Graphic Journalism: Reading Joe Sacco's Palestine (1 unit, P/NP)
Professor Hertha D. Sweet Wong
“The landmark work of comics journalism,” Joe Sacco’s Palestine is “a political and aesthetic work of extraordinary originality.” In this seminar, we will devote ourselves to a close reading of Palestine, informed by comics scholarship. Maintaining an open and inclusive discussion, we will consider the comics form and its possibilities for reportage and narrative, Sacco’s representation of the Occupied Territories, and Sacco’s self-representation in relation to his encounters with diverse Palestinian perspectives. Students should be prepared for active participation and at least six pages of informal writing.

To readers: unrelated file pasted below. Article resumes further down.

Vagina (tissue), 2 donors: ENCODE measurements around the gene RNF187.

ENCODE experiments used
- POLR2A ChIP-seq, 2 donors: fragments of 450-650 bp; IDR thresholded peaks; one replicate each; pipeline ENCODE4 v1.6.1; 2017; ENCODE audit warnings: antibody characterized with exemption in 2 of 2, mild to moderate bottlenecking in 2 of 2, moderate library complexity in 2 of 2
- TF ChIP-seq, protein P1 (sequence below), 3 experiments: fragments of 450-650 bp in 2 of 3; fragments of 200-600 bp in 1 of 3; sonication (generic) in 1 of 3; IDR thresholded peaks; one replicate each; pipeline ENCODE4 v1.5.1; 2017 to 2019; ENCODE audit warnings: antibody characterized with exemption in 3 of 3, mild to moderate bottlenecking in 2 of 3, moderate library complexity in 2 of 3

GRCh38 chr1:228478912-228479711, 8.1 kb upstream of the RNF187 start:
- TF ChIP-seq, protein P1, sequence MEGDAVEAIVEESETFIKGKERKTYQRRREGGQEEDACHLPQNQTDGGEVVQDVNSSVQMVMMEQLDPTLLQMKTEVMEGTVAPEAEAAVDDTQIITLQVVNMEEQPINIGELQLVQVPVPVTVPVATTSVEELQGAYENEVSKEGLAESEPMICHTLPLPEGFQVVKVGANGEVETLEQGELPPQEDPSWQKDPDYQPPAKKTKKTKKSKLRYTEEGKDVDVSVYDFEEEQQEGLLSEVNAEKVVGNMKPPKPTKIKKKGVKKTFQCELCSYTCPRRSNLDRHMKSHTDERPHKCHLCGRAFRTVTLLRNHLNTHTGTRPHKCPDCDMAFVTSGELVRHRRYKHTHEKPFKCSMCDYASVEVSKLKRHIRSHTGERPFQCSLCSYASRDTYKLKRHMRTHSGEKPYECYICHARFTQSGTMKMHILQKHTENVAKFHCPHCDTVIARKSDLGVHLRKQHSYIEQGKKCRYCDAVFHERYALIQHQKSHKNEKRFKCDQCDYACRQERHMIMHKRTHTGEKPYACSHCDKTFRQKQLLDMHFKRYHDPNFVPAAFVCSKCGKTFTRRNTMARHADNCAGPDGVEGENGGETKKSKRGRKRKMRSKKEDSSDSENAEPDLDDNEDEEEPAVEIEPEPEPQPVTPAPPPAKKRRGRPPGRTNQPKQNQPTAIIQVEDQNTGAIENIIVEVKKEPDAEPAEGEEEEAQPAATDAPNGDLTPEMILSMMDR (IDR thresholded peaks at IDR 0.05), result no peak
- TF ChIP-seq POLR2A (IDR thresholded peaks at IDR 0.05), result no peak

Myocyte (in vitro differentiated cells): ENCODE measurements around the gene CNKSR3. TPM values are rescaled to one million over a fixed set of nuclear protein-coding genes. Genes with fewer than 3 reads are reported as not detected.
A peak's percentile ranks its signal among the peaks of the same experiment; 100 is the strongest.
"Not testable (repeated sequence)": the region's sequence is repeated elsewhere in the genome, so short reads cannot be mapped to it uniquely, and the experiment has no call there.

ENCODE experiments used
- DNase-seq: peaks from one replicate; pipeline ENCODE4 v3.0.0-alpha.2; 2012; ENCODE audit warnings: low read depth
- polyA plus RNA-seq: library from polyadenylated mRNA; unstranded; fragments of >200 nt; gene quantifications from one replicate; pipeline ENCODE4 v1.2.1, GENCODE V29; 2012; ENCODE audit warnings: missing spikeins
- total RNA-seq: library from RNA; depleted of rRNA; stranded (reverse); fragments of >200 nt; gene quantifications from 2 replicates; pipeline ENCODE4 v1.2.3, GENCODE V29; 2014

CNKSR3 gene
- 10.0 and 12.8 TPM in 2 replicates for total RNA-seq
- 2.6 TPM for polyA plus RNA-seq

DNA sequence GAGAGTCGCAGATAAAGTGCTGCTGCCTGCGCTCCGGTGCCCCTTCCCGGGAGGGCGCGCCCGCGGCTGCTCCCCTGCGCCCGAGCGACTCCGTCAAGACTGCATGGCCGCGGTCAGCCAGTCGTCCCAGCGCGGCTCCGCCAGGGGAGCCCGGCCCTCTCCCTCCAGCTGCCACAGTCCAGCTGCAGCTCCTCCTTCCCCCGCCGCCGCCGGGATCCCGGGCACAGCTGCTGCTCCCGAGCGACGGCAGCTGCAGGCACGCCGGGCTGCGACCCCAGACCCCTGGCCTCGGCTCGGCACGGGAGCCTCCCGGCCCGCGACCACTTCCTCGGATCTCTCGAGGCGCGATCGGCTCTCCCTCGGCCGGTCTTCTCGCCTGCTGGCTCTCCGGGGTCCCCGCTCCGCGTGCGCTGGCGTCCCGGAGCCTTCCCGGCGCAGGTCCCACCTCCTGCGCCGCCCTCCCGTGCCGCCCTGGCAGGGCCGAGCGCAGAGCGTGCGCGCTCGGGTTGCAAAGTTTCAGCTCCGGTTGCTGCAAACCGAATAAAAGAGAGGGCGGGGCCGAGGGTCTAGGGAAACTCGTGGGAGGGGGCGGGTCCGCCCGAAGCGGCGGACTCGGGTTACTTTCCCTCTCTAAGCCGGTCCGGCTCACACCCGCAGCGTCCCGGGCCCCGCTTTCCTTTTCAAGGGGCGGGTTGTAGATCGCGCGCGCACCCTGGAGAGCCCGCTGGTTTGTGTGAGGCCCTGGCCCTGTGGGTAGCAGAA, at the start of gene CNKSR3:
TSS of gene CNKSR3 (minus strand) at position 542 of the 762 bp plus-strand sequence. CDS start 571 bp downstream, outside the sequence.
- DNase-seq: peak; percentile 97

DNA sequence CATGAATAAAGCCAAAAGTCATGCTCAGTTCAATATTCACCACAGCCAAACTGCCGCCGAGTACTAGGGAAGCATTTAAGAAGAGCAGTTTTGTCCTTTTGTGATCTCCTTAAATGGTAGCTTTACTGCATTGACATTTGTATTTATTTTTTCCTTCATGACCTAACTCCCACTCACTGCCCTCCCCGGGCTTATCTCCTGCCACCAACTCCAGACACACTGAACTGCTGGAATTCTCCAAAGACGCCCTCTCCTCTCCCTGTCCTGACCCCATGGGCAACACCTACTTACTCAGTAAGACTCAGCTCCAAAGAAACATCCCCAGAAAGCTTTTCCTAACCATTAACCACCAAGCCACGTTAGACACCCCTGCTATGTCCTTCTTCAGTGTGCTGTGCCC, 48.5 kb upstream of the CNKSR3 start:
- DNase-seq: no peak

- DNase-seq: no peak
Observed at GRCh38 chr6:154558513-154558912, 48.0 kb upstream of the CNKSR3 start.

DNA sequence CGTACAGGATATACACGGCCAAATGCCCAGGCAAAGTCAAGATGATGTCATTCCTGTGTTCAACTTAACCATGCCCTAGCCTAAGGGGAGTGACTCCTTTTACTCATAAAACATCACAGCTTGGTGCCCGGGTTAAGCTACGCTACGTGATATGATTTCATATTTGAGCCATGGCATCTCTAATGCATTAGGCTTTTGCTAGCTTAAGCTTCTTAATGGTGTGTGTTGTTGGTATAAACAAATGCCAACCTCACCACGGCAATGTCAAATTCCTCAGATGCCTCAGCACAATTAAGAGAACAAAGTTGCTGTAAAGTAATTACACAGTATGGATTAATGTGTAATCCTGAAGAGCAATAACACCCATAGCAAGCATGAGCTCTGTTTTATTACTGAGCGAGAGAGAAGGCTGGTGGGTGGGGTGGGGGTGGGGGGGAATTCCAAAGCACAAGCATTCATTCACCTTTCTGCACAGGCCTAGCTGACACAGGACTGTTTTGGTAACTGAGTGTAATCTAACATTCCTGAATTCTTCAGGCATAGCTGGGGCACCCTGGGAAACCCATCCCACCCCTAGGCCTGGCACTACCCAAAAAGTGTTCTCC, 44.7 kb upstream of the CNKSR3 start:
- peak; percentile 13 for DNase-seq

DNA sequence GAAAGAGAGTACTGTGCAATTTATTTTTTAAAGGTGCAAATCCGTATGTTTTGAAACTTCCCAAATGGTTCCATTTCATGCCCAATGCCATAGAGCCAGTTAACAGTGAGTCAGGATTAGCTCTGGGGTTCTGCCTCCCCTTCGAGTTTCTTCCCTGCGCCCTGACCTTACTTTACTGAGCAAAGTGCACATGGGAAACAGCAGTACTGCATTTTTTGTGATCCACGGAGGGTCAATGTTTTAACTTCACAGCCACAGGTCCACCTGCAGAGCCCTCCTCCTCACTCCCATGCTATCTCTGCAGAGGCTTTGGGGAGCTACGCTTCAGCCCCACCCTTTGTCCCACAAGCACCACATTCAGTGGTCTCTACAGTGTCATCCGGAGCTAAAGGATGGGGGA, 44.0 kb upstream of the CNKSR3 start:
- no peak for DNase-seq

Scott McCloud. Understanding Comics: The Invisible Art. 1993. New York: Paradox Press, 2000.
Joe Sacco. Palestine. Seattle Fantagraphics Books, 2001.
Hertha D. Sweet Wong is Associate Professor and Assistant Chair in the Department of English. She is the author of books and essays on Native American literature, autobiography, and visual culture. Currently, she is completing a book tentatively entitled Look Here! Readings in Contemporary American Interart Autobiography that examines late twentieth-century American subjectivity as it is represented in image and text: story quilts, photo-autobiographies, comic books, artists' books, experimental autobiographies, and word paintings.
Faculty web site: http://english.berkeley.edu/profiles/75